Although airlines have been forced to reduce flights by about 20 percent at Washington's National Airport because of the strike by the air traffic controllers and their subsequent firing, they have shown little interest in adding services at underused Dulles International Airport, which is unaffected by federal flight restrictions.

At the same time, its area rival, Baltimore/Washington International Airport, also unaffected by the restrictions, continues to attract new airlines and new services.

Last week, BWI won another round when New York Air announced that it will begin new low-fare services from BWI to Boston and Orlando, Fla., on Dec. 1.

In announcing the new services, New York Air President Neal Meehan said that the airline would be adding significant services to BWI in the future, making it a second "hub" outside New York on its route system.

Meehan said that the strike-related flight cutbacks, particularly at New York's LaGuardia Airport, had forced the New York-based airline to accelerate by 10 to 24 months its strategic planning to develop another hub. It can't be Washington's National Airport, he told a press conference at BWI, since the airline's ability to grow at National would be restricted severely by the government's plan to reduce commercial flight activity there.

Dulles was considered but was rejected for the new services, Meehan said, because NYA would have wanted a New York-Dulles-Florida service pattern but couldn't get additional operating rights at LaGuardia, the airport it wanted to use. "As we grow, though, we do have an opportunity to use all three Washington-area airports," he added.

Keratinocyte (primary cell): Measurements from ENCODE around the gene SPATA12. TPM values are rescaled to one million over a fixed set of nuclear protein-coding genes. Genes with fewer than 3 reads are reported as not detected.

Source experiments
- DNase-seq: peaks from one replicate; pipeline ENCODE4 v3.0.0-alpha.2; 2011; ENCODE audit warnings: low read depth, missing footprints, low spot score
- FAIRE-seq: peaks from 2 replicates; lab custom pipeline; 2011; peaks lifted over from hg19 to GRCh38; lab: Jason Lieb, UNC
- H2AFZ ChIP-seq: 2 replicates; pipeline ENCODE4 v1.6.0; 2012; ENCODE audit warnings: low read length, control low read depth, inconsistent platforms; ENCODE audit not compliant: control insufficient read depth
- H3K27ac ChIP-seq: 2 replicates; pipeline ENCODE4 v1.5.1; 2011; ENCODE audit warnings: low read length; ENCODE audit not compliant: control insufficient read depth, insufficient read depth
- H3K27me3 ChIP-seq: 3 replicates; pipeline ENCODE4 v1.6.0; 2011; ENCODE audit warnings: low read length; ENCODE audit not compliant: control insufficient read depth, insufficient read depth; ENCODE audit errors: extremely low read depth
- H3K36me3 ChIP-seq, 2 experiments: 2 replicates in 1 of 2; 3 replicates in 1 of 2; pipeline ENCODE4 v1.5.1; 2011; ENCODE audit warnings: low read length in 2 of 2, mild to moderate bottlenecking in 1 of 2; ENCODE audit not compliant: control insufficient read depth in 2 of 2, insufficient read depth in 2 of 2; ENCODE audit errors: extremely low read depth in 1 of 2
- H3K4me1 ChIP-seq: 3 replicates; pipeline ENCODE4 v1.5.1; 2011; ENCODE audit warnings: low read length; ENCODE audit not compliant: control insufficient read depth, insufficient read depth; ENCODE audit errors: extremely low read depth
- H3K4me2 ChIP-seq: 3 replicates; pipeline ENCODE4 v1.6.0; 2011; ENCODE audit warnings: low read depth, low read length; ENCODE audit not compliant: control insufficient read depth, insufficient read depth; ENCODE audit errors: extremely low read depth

Meehan didn't disclose what routes might be added from BWI, saying only they would be to the "north, west and south." However, good bets might be some of the cities the airline already serves, including Cleveland, Cincinnati, Detroit, Buffalo, Newark and Louisville.

New York Air's fares on its two new routes will provide travelers savings of up to 55 percent off the coach fares of the other airlines. Flights to Orlando will cost $59 and $79 each way, depending on the day and time of flight, compared with the lowest available capacity-controlled December coach fare of $135 each way on the other airlines. NYA will charge $45 and $65 on its flights to Boston, also depending on the day and time of flight, compared with a $98 coach fare on other airlines.

People Express Airlines, another low-fare carrier, which began service at BWI in July, also announced last week that it would begin new daily round trips to West Palm Beach on Dec. 1, charging $59 each way weekdays and $79 each way weekends.

Along with its new service to Orlando, NYA will begin an experimental program requiring passengers making reservations by phone to give the agent his or her credit card number. If the customer fails to show up for a reserved flight without canceling the reservation, the passenger will be billed $20.

The program is designed to overcome the very high no-show rates airlines have suffered, ranging up to 50 percent for some Florida services. "If we can encourage more people who change their travel plans to call us back and change their reservations, then we can sell their unused seats to other passengers," Meehan said. "Not carrying empty seats to Orlando means we save money, and when we save money, the passenger saves money because we pass it along in the form of the lowest possible air fares."

Many other airlines also have begun to charge penalty fees when they are asked to refund unused discount tickets of passengers who either cancel their reservations or don't show up for their flights.